Glossing Tool
The Paratext Glossing Tool is a program which works closely with Paratext and provides a facility to gloss a word from one text to its closest equivalent in another text. It is intended as an aid for those tasked with helping to check new translations of Scripture for consistency and accuracy. It allows the user to explore the new translation semantically, checking for possible inconsistencies in usage. The Glossing Tool can analyse a single semantic or it can help the user review a complete passage of Scripture via the automatic interlinear back-translation which it generates.

The Glossing Tool works only with texts held within Paratext projects, and will work optimally with more complete texts.

How does it work?
The Glossing Tool compares each verse of the model and project text, looking for words that tend to appear together. For example, the English word "food" and the Spanish word "comida" tend to appear in the same verses. Using some statistical techniques, it decides which word is most likely. It also does a morphological analysis of the project text, looking for stems and affixes, depending on the language type selected.

The Glossing Tool is a Paratext deployment of the statistical glossing engine technologies created by Jon Riding & David Robinson of the British & Foreign Bible Society (BFBS) Machine Assisted Translation Team (now BFBS Linguistic Computing). The tool in its present form was created by Clayton Grassick, working with BFBS LC on behalf of the UBS TPCRG and the Institute for Computer Assisted Publishing.

Here's a short timeline of Glossing Tool Development:
  • Late 1980's – BFBS creates the Concordance to the Good News Bible. Statistical Glossing techniques were developed by Jon Riding and David Robinson of the BFBS Machine Assisted Translation team (MAT). These enabled automatic lemmatisation of texts as a pre-requisite for concordance creation. The best way to achieve this was found to be glossing between two (or more) parallel corpora.
  • Early 1990's – Early systems ran on mainframe computers at BFBS.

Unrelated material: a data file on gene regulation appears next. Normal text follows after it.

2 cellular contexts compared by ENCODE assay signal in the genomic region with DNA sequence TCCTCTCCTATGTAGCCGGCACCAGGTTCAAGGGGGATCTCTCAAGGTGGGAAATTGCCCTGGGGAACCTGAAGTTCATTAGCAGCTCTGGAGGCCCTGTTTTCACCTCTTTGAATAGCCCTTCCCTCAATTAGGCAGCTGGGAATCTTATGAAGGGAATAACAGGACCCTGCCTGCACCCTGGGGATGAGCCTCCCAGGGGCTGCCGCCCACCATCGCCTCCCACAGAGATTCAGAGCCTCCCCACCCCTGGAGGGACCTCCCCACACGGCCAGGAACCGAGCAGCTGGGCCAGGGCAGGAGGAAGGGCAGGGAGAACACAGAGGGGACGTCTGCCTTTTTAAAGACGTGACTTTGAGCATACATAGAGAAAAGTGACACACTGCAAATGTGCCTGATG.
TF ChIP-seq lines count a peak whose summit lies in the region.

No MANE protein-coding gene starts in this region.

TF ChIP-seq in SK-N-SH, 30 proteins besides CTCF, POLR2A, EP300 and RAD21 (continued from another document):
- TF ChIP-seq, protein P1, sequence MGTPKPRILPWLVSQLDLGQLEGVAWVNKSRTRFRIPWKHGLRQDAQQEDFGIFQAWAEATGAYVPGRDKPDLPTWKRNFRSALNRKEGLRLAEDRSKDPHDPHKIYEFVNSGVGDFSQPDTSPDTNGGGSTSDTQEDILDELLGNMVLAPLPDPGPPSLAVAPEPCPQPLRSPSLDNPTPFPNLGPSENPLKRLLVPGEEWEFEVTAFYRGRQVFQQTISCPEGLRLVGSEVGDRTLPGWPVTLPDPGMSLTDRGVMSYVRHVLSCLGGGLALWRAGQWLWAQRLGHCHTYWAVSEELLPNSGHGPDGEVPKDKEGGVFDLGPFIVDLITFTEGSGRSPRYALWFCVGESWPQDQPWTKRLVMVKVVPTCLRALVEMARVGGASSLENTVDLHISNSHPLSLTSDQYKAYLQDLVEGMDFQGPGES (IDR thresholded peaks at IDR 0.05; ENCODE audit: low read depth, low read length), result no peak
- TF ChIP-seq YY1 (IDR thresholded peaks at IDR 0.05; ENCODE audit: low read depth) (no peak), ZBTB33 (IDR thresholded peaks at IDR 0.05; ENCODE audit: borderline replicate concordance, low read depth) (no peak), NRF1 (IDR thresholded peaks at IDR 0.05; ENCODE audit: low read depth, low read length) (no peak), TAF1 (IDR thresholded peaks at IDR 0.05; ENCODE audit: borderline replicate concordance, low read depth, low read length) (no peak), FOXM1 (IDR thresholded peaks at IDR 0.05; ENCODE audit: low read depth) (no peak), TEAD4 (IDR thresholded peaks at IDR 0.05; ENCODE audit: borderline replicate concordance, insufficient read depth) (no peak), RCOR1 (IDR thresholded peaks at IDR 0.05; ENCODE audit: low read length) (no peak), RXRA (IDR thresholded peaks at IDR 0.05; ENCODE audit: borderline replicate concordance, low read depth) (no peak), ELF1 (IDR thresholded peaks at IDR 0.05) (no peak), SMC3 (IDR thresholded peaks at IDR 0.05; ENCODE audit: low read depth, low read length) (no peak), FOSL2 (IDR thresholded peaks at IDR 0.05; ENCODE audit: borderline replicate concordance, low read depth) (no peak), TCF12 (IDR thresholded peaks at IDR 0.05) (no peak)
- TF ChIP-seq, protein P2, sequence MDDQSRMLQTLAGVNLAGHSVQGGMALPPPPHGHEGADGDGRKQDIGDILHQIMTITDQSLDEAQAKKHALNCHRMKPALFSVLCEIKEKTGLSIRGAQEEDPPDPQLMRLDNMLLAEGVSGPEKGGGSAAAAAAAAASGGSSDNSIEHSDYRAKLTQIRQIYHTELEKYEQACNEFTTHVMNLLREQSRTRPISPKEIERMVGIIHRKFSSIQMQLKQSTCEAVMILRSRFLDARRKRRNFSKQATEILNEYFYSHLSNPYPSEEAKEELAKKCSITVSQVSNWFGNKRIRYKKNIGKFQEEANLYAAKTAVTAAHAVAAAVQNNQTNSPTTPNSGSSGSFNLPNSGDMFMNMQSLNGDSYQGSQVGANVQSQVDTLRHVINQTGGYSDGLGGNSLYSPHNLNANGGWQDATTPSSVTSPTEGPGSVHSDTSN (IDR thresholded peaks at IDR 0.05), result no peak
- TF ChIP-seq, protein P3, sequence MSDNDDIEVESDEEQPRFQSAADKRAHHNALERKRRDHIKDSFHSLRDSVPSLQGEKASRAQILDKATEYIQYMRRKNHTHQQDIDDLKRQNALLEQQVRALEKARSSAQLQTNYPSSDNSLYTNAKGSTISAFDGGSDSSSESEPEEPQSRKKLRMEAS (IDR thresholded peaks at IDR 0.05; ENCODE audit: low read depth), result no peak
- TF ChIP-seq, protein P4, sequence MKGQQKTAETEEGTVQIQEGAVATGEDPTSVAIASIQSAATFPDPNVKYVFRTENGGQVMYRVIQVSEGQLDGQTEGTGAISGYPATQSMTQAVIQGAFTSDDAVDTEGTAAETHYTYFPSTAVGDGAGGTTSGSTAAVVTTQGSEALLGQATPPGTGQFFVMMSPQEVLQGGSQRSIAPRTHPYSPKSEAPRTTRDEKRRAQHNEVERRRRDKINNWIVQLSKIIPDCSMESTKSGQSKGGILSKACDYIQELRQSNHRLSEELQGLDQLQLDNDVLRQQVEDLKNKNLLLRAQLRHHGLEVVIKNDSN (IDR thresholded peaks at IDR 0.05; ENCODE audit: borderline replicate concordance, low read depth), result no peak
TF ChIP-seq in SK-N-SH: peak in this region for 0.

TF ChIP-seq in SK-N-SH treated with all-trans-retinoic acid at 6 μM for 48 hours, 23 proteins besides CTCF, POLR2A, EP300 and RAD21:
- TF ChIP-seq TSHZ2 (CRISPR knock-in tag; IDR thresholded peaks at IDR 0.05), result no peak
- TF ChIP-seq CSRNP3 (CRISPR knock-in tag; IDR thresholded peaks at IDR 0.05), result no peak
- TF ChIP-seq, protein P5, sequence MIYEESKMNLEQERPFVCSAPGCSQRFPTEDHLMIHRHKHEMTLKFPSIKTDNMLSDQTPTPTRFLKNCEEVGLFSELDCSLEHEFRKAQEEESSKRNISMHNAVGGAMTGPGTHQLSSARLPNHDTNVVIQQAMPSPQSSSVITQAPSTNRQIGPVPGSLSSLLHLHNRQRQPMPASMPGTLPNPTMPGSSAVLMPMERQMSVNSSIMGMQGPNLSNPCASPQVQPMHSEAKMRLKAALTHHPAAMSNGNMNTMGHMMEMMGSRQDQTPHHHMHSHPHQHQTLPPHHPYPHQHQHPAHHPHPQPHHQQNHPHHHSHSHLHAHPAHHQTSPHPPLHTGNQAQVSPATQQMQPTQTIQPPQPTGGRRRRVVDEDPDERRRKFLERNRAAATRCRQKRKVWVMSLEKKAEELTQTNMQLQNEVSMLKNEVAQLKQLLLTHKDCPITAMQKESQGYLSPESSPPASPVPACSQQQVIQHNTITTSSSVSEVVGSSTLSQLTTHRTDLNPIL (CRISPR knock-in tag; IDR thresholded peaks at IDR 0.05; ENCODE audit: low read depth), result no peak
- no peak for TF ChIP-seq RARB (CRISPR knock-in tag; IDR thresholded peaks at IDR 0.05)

• 1997 – The first PC based system (geared towards glossing highly inflected project texts) was tested in the field.
  • 2005 – The Paratext Glossing Tool project further develops these techniques and is closely coupled with Paratext 6.

We want to find out what the limits and capabilities of the Glossing Tool are, and with your feedback, to improve the user interface.

As far as future versions and features, those are just hopes and dreams. We'd like to see the Glossing Tool become more flexible, more efficient, and more accurate. We'd like to see it work together with other tools that could assist its task or gain from its results. We'd like to see fewer limitations, better support for Right-To-Left languages and other language types.

This is an initial release of the Glossing Tool. Its ultimate usefulness is largely dependent on those who begin to use it. As you use the tool you may well find yourself thinking, "it would be good if it could..." or perhaps, "I don't like the way it does..." or even "I wonder if it could...". Please don't keep these thoughts to yourself. The Glossing Tool developers are keen to hear your comments. Please send them to the development team by email at

If you are an associate of ICAP you can find out more about the Glossing Tool here .
And the full user manual is available here:

A paper ( Statistical Glossing & Bible Translation v0.1) on the development and benefits of the Glossing Tool can also be found in the proceedings for the Conference Translating & the Computer 30 (2008).
cite this work:
Riding, JD Statistical Glossing - Language Independent Analysis in Bible Translation,
in: Translating and the Computer 30 ASLIB/IMI 2008

And: Glossing Technology in Paratext 7 v0.3 Glossing technologies as implemented in Paratext 7.
Riding, JD and van Steenbergen GJ Glossing Technology in Paratext 7, In: The Bible Translator Vol 62. No. 2, United Bible Societies 2011